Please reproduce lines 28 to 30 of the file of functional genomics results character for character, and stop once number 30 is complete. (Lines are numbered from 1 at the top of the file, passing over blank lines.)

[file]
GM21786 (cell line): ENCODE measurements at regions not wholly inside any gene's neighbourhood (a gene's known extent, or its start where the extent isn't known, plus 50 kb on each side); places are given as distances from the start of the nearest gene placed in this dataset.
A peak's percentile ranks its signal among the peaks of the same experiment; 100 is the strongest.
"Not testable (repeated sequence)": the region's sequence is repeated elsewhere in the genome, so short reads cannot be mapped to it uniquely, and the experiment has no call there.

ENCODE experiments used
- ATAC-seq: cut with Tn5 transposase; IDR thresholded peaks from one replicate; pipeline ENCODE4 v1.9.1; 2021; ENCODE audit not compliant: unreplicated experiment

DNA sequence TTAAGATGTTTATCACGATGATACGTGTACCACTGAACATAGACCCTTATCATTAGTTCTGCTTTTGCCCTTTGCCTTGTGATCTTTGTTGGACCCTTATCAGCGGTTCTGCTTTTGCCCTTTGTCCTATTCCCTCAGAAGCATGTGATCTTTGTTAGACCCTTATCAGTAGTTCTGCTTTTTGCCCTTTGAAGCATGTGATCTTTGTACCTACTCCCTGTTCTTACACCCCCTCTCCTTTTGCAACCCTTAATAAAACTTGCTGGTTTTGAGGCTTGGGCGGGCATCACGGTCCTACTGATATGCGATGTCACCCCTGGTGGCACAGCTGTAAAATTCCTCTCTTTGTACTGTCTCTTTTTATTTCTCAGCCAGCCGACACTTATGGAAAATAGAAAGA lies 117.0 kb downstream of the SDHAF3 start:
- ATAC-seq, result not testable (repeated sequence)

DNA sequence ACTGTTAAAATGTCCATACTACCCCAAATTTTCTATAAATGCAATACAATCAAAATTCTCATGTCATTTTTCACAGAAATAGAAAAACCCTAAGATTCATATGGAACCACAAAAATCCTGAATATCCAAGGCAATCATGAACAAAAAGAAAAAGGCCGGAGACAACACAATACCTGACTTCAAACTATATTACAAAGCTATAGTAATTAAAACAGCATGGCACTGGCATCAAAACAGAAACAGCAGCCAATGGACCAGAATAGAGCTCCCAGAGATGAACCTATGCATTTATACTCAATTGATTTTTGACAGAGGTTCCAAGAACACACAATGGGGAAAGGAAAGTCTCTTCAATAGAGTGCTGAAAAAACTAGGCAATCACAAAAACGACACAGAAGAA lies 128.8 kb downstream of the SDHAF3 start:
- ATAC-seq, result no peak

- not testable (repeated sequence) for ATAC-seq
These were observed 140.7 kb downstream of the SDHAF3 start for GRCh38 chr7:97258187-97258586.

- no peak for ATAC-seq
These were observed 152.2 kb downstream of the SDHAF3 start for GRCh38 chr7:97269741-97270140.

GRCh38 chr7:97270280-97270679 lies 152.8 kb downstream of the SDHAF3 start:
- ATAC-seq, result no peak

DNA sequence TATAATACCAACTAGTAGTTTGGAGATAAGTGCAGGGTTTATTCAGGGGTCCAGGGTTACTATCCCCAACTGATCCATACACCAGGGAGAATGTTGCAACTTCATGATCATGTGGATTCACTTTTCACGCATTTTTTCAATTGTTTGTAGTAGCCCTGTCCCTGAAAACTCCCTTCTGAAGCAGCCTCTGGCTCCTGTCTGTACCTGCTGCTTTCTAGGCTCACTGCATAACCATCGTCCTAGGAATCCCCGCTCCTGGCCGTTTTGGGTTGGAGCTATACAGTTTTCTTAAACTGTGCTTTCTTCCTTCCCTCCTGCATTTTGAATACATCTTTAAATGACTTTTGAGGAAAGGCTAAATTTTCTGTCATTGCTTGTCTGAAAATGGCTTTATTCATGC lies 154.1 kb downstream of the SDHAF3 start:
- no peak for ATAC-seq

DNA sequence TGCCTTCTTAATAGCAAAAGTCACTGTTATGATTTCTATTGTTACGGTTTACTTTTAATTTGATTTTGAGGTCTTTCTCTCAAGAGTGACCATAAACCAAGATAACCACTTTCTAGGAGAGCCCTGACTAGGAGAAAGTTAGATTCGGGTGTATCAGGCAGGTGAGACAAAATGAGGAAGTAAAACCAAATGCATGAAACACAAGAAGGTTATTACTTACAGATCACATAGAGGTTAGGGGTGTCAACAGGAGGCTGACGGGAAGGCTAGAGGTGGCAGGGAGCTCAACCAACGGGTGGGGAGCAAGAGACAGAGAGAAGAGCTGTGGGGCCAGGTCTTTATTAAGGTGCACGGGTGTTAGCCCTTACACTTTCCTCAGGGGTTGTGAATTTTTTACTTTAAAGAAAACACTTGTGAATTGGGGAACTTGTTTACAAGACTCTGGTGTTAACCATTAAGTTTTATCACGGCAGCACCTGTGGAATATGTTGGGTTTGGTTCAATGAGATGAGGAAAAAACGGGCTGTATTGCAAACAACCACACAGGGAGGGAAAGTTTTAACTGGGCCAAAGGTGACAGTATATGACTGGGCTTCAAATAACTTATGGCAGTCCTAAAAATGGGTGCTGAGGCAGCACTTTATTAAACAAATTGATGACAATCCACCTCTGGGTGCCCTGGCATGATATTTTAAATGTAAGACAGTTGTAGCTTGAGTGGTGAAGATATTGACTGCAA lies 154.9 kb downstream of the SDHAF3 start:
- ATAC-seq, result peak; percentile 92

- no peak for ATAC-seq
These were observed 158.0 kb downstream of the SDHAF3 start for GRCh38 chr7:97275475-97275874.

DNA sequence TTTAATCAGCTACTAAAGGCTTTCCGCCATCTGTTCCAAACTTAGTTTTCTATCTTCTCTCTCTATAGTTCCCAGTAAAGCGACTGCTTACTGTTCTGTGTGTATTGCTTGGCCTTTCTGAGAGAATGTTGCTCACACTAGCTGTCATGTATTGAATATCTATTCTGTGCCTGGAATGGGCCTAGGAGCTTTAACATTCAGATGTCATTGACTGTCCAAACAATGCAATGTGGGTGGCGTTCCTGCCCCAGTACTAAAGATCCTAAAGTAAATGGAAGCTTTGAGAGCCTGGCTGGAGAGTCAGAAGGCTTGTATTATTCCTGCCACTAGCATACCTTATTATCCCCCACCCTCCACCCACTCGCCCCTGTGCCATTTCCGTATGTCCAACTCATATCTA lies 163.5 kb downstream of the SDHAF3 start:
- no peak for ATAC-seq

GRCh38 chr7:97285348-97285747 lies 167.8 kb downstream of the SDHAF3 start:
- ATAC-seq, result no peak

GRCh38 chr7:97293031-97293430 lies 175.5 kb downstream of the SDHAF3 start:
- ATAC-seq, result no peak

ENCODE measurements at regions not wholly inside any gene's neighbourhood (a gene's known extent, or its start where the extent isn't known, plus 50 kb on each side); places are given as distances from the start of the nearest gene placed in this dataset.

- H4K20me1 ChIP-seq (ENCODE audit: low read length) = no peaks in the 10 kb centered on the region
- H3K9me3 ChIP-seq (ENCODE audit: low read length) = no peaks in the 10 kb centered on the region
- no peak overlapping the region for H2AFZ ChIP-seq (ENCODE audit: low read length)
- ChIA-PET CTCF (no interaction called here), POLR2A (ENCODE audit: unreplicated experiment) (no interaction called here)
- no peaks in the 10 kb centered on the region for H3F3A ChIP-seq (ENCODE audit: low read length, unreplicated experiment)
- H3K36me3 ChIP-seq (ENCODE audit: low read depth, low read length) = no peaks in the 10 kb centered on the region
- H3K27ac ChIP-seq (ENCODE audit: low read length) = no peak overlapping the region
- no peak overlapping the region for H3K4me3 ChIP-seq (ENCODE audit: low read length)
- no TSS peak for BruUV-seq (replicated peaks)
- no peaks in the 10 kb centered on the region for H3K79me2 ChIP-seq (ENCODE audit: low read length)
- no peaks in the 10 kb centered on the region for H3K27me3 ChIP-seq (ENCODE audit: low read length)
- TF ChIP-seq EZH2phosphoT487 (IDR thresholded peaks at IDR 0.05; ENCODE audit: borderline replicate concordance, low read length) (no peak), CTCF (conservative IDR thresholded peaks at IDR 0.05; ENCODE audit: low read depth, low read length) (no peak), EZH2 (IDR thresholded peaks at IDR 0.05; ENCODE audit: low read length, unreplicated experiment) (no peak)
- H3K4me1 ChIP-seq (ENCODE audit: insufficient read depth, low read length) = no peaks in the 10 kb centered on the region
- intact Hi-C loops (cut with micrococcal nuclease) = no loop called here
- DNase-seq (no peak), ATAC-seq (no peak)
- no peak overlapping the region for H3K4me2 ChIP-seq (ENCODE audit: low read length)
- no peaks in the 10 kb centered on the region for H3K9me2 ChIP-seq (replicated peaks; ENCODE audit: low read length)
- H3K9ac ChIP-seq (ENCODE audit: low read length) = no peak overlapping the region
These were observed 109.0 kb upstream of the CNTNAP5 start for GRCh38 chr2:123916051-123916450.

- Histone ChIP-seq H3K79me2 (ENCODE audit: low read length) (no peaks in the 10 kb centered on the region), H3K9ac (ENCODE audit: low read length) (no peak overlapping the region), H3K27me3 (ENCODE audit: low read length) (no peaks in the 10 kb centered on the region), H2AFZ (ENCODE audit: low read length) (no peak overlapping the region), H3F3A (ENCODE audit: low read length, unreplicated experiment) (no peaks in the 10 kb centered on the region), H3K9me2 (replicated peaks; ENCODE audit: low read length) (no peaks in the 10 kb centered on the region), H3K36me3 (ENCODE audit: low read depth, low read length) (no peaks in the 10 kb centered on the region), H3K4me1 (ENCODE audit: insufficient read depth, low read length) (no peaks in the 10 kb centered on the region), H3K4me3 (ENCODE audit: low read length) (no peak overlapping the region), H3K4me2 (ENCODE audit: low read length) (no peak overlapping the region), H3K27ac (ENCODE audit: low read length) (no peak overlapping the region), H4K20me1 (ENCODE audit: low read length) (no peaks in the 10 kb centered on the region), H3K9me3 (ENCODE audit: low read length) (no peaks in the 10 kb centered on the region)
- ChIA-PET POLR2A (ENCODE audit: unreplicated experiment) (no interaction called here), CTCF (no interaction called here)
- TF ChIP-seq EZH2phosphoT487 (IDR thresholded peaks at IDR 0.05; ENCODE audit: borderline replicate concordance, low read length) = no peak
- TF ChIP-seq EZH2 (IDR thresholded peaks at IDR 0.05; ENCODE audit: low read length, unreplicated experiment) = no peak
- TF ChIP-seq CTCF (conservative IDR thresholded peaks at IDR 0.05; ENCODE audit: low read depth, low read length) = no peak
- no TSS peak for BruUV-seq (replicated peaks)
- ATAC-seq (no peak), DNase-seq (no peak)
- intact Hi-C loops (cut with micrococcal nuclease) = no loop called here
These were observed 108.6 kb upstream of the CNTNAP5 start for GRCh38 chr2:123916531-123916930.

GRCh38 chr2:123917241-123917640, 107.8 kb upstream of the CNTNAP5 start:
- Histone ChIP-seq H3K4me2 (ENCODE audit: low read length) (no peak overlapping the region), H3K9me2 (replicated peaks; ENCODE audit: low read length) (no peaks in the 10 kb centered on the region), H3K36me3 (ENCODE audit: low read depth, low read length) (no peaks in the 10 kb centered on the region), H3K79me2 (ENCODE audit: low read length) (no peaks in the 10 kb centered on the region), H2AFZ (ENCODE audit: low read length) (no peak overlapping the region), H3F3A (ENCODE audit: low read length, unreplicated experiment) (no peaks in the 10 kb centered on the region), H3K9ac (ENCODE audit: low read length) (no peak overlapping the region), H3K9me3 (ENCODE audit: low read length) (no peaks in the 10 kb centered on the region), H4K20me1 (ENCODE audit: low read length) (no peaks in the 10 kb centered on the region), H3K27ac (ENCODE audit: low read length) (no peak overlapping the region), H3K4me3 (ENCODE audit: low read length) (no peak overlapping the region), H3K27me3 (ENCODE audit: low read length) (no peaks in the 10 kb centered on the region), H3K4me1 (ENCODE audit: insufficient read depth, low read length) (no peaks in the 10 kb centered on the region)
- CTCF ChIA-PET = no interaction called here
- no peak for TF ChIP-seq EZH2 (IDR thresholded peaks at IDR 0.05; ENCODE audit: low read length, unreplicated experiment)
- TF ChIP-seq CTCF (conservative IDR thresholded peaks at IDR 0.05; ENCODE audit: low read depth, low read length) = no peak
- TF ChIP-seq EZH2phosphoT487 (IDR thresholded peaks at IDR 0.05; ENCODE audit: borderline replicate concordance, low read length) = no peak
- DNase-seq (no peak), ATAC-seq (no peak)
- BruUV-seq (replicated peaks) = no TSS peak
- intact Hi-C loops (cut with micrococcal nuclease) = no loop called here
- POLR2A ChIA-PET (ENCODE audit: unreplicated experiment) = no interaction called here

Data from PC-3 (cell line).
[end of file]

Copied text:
ENCODE measurements at regions not wholly inside any gene's neighbourhood (a gene's known extent, or its start where the extent isn't known, plus 50 kb on each side); places are given as distances from the start of the nearest gene placed in this dataset.

- H4K20me1 ChIP-seq (ENCODE audit: low read length) = no peaks in the 10 kb centered on the region
- H3K9me3 ChIP-seq (ENCODE audit: low read length) = no peaks in the 10 kb centered on the region